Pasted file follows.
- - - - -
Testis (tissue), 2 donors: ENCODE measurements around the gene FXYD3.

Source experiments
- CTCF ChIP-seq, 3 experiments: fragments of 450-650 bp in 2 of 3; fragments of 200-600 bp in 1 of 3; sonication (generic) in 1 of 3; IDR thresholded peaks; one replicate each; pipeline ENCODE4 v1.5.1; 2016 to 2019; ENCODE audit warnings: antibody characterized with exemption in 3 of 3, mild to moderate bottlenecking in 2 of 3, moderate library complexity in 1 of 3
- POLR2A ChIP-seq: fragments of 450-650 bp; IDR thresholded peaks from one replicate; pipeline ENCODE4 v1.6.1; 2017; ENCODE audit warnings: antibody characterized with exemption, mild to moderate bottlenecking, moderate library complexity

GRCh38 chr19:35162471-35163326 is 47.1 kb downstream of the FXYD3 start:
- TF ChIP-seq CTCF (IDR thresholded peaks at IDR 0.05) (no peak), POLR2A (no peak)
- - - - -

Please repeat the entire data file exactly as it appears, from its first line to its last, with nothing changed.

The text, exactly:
Testis (tissue), 2 donors: ENCODE measurements around the gene FXYD3.

Source experiments
- CTCF ChIP-seq, 3 experiments: fragments of 450-650 bp in 2 of 3; fragments of 200-600 bp in 1 of 3; sonication (generic) in 1 of 3; IDR thresholded peaks; one replicate each; pipeline ENCODE4 v1.5.1; 2016 to 2019; ENCODE audit warnings: antibody characterized with exemption in 3 of 3, mild to moderate bottlenecking in 2 of 3, moderate library complexity in 1 of 3
- POLR2A ChIP-seq: fragments of 450-650 bp; IDR thresholded peaks from one replicate; pipeline ENCODE4 v1.6.1; 2017; ENCODE audit warnings: antibody characterized with exemption, mild to moderate bottlenecking, moderate library complexity

GRCh38 chr19:35162471-35163326 is 47.1 kb downstream of the FXYD3 start:
- TF ChIP-seq CTCF (IDR thresholded peaks at IDR 0.05) (no peak), POLR2A (no peak)